Resources for MLIS Students During COVID-19

With online learning now in full swing due to COVID-19 and physical distancing, many students are feeling the strain of isolation, uncertainty, housing and food insecurity, additional childcare or family responsibilities, layoffs or reduction of hours, termination of contracts, and health-related issues. I’ll be graduating this June and am worried about getting a job. Other students I know had their hours cut or were laid off and are worried about making rent payments. Creating a separation between work and school at home is difficult even for students in established online programs like myself.

It’s important to continue staying connected – with physical distancing in place, it’s easy to feel alone. Here are some resources to help you connect with others as well as manage your time, take care of your mental health, and engage in professional development opportunities.

  • Plan out your days. It’s easy to let the day drag by without getting any work done. I have found writing down a daily schedule helps me stay focused. I’ll give myself a certain number of hours to work on a task and then, when the time is up, move on even if I’m not finished. Setting time limits or deadlines, even if artificial, can help. Don’t forget to take breaks and stretch, drink water, or get something to eat.
  • If you can, create a separate space for work away from tempting furniture like beds and couches. I’ve bought a simple standing desk to change things up and a desk foot rest for when I’m sitting to help with my posture.
  • The American Foundation for Suicide Prevention has some suggestions for taking care of your mental health, including separating what you can control from what you cannot and going outside (such as on walks, if you can). I schedule in 30 minute walks every day; putting it on my schedule gives me less of an excuse to not go out.
  • Fellow writer Lauren discussed Twitter chats in her article from last week here. Check out her article for other ways to stay professionally engaged. Other hashtags to follow include #LISMentalHealth, #displacedarchivist, and #archivistsathome.
  • Curator Colleen Theisen from Syracuse University started a Twitter thread for information professionals who are open to being contacted by MLIS students for informational interviews. Currently there are over 500 responses. Expertise includes preservation administration, STEM librarianship, business librarianship, school librarianship, reference, instruction, liaison work, cataloging, law librarianship, and digital archives.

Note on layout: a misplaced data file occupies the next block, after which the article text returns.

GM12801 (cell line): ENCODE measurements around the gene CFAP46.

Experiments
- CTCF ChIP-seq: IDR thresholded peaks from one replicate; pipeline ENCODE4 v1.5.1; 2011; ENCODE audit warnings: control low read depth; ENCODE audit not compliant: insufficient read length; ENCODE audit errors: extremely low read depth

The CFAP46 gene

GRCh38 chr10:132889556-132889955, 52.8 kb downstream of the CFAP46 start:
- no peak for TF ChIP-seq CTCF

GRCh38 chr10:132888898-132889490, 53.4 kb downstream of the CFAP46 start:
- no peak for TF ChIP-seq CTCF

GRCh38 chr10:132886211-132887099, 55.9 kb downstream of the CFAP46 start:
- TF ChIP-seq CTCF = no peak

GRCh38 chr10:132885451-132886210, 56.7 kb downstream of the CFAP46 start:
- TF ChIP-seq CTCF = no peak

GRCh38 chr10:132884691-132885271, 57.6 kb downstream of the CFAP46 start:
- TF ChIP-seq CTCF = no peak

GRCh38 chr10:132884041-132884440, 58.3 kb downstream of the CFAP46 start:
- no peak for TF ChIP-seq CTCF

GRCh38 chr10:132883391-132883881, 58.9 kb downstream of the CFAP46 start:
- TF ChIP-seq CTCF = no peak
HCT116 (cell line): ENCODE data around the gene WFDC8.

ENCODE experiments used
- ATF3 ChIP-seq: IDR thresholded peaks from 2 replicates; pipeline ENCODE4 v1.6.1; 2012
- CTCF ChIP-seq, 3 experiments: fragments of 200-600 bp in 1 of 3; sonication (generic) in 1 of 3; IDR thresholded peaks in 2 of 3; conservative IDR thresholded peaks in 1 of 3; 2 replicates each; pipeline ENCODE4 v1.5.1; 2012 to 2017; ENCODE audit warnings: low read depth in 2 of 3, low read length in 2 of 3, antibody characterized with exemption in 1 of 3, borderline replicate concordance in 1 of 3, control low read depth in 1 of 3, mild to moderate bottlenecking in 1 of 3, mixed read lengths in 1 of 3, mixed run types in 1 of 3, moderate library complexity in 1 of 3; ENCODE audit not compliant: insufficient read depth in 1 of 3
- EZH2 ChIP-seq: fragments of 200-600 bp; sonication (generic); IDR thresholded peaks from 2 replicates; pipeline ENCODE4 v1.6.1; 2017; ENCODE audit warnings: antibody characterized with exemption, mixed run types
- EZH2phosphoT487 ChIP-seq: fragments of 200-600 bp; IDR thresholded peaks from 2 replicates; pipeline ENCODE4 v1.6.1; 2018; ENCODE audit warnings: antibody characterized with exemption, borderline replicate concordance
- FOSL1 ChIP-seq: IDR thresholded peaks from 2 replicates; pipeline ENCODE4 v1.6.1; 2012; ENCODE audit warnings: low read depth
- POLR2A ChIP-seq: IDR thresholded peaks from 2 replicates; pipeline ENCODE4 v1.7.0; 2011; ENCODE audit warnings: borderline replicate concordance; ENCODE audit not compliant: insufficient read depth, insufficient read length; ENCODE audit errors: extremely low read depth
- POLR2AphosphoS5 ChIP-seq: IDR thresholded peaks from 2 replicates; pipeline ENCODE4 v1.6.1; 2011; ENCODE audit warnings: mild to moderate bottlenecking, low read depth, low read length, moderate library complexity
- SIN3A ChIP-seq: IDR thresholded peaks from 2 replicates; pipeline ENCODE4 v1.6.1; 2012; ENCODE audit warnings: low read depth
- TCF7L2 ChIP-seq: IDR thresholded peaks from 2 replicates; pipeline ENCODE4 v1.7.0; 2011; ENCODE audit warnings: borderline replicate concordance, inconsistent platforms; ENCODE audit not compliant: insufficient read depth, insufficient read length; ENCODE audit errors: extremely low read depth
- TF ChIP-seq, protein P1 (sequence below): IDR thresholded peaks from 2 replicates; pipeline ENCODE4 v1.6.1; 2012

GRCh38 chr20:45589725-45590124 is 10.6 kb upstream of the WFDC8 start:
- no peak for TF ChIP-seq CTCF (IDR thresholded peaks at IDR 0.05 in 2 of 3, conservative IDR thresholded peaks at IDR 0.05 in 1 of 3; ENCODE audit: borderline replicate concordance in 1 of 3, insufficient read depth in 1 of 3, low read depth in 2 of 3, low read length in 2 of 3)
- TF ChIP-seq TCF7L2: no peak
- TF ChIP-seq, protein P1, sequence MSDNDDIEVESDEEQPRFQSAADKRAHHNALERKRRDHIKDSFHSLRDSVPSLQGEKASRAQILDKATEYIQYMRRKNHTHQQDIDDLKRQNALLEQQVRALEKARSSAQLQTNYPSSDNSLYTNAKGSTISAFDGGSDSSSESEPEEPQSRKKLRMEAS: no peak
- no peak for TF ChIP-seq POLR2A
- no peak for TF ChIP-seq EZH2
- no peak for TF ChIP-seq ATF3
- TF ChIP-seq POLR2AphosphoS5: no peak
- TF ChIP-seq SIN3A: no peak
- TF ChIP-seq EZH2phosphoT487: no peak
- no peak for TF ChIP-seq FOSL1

• If you were hoping to do an internship this summer but are now worried you won’t be able to do one in-person, consider remote internships. Organizations are working now to shift work virtually, although there will still likely be fewer options this summer. They might not even be able to take on new interns or volunteers. Be proactive and start reaching out to organizations or people you’d be interested in gaining experience from. It might lead to a virtual volunteer or internship opportunity or just an informational interview, considering how busy people are. 
  • Connect virtually with fellow classmates. Because my classes are all asynchronous, I rarely, if ever, talk to my classmates in real time. For some classes that were originally in-person but now are online, they might be synchronous. Even if the lecture/class is recorded, try to attend and participate. Engaging with others, even virtually, can help ease the isolation. If your classes are asynchronous or you still yearn for more interaction, see if there are any upcoming online events hosted by student groups or suggest/plan one. One student group I’m involved in are hosting movie nights with Netflix Party.

If you’re interested in virtual professional development opportunities or online learning, here are some archives-related suggestions:

Finally, go easy on yourself. We’re in a pandemic and things are not normal, nor will things go back to what was considered normal. We’re stressed, tired, and gazing into an uncertain future. We may have lost someone or a source of income. It’s okay to only do the bare minimum or feel unproductive. Take care of yourself.

Cover photo by visuals


Kelli Yakabu is an online MLIS student at the University of Washington focusing on archives. You can follow her on Twitter @kelliyakabu.

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